Perhaps you’re not having the best week… or month… or year. I get it. Many feel the same. Covid-19 has not helped!
Over the course of a lifetime, we will each go through many difficult times. We naturally have to transition between different chapters of our lives and none of escape trying moments. It is during these times when it is important to be able to tap into our toolbox of coping skills to make it through.
There are four key ingredients to developing coping skills for resilience: connection, wellness, healthy thinking, and finding meaning.
CHALLENGING THE NON-CHANGE BIAS
Life is full of ups and downs but many of us fall into what we might call the non-change bias. While in the midst of being ‘up’ we think we’ll be up forever and while in the midst of being ‘down’ we think we’ll be down forever. What I gently remind my clients is life is in constant flux. One of my favorite coping mantras is, “this too shall pass.”
So really getting through the rocky periods of life starts with consciously distancing ourselves from the bias of non-change. We can remind ourselves that ‘this too shall pass’. Just like we wanted the good times to stay around forever and they didn’t the bad times will likely once again make way for the good. Both things good and bad, come and go. Something that holds true for us all.
Sometimes the necessary changes to get things back on track are within our locus of control but sometimes they aren’t but either way we put ourselves in a better position to weather the storm when we remember that non-change is an illusion, permanence is an illusion. As a Greek philosopher famously said, “Change is the only constant.”
IMPERMANENCE IS THE RULE OF LIFE
Change and impermanence are the rules of existence and the rules of human life. These insights can help us from sinking into hopelessness when things aren’t going our way. The vicious cycle that occurs to many of us when we’re going through a rocky period of life is that we unknowingly contribute to its intensity and duration due to our own cynical attitudes and behaviors. We’re not in a state of readiness where we can notice and embrace various opportunities around us but in a state of passivity or even worse negativity where we’re destructive towards ourselves, others, and the world.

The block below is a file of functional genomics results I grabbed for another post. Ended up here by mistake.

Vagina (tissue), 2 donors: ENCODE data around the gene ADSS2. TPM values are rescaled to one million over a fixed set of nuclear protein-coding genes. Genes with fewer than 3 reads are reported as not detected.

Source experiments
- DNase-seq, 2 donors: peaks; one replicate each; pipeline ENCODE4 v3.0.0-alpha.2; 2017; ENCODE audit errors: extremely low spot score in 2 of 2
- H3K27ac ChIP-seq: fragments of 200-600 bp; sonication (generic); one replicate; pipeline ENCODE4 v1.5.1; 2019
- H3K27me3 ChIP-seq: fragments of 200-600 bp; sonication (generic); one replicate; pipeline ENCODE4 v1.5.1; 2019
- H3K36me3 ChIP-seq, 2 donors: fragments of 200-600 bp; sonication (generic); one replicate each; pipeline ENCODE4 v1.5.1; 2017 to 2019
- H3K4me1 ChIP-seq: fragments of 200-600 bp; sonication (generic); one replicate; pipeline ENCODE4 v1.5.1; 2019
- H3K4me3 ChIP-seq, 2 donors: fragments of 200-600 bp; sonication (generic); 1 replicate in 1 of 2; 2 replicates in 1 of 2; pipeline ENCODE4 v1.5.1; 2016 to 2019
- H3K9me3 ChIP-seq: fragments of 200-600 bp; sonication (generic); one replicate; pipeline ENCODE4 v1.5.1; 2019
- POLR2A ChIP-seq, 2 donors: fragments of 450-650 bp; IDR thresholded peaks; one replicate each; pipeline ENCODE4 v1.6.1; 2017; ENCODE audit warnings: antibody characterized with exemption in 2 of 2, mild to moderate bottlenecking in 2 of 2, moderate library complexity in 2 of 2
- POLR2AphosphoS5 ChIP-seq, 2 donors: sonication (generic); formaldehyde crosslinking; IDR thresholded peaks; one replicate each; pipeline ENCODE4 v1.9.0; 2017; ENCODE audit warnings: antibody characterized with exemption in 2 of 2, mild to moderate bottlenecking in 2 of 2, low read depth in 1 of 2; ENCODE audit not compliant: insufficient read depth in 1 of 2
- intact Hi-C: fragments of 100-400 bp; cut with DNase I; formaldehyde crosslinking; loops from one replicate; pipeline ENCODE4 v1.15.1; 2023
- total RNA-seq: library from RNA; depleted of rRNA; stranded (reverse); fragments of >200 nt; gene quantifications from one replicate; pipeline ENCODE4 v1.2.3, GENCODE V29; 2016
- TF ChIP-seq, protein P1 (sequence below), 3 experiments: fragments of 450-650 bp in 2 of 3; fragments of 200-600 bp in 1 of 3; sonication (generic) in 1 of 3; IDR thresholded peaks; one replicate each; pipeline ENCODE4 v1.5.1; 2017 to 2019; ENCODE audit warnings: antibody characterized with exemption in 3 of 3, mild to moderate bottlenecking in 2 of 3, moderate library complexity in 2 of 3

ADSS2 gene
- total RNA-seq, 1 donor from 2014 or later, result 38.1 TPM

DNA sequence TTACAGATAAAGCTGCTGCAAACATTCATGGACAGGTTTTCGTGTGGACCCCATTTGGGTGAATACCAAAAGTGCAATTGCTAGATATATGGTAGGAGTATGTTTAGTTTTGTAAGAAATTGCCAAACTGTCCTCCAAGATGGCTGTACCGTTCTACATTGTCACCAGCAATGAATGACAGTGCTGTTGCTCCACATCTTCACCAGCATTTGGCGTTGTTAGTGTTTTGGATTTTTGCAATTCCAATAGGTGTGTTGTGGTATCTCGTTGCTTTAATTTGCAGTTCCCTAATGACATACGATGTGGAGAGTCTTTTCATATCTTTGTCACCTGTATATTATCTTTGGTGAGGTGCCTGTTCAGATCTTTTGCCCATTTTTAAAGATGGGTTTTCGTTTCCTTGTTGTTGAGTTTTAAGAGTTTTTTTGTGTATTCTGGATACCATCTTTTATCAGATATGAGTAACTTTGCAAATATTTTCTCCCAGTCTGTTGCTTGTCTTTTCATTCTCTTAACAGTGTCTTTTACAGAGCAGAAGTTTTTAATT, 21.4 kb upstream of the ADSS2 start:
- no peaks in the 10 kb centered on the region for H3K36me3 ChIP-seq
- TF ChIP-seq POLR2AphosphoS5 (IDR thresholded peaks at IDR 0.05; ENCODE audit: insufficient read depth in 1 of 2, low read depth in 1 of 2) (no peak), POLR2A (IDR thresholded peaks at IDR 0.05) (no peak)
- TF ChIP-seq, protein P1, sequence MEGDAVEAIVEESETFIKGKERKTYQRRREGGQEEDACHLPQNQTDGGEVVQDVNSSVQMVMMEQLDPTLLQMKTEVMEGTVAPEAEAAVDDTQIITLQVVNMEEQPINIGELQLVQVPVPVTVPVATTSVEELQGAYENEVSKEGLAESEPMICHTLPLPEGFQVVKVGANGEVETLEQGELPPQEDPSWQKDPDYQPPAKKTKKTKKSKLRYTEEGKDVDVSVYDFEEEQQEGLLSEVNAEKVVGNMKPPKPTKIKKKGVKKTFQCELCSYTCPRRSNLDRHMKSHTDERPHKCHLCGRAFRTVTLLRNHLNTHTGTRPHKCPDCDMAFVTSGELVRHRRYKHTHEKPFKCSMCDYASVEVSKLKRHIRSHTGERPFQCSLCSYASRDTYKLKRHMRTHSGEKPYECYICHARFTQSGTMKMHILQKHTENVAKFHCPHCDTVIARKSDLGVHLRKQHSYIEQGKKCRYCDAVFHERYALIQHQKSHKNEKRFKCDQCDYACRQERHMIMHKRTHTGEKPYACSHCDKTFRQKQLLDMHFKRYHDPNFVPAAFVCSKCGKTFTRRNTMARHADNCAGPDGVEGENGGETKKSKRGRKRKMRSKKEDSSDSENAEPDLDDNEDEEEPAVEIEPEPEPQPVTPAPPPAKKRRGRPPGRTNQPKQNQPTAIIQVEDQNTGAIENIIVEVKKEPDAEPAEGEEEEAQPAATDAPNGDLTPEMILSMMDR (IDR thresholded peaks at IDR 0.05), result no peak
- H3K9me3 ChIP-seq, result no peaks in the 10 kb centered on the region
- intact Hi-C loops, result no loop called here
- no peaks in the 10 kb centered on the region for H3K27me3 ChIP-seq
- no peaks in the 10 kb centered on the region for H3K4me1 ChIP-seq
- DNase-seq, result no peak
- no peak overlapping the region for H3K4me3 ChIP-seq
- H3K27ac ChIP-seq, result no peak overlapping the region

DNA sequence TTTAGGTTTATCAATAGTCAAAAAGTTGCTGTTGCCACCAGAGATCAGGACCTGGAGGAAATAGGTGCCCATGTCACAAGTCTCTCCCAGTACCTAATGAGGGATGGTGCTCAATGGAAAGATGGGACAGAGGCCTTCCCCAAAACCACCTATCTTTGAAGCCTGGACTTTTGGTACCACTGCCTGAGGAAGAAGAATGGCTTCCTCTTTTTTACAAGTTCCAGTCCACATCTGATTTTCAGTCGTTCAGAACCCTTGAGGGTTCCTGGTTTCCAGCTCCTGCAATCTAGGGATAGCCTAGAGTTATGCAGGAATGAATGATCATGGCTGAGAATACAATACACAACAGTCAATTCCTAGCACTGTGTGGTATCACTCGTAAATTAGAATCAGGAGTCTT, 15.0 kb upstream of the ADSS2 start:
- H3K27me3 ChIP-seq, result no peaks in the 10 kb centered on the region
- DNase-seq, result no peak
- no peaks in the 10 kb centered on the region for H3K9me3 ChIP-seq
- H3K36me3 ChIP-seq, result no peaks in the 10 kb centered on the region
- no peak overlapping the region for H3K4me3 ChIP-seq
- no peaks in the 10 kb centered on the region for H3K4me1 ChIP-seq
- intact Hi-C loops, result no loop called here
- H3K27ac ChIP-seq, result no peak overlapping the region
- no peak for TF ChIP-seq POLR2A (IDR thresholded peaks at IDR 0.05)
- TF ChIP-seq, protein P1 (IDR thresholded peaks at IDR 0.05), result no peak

CULTIVATING A STATE OF GOING WITH THE FLOW
So again cultivating a state of going with the flow is beneficial to all aspects of mental health. Life throws curveballs! It is important to see where we can embrace the plethora of opportunities that will get us out of the funk we are in starts with ditching the non-change bias. Even if there’s not a thing we can do to influence the situation external conditions will eventually change on their own anyway, and remembering that will help us better bear up under unwanted conditions.
Take responsibility for how you deal with change. As human beings to be able to adapt is key to survival. Change is something that will test a person’s inner resources and requires adaption if they are to successfully overcome stress and other negative emotions that accompany transition. Very few life transitions, positive or negative, go smoothly or effortlessly. Consequently, any change can take a toll.
If change has caught you off-guard you can get discombobulated. The trick is to remember it is one of many changes that will come your way as you progress through life. Take comfort in knowing we all will have to navigate change in our lives. It is a universal human experience. Counseling can help you dig into your toolbox to see what resources you have to cope.
If you find changes in your life overwhelming, you do not have to deal with them all by yourself. If you hate change, counseling can help you at least tolerate it. There is no law saying you have to like change, but change is going to happen, like it or not.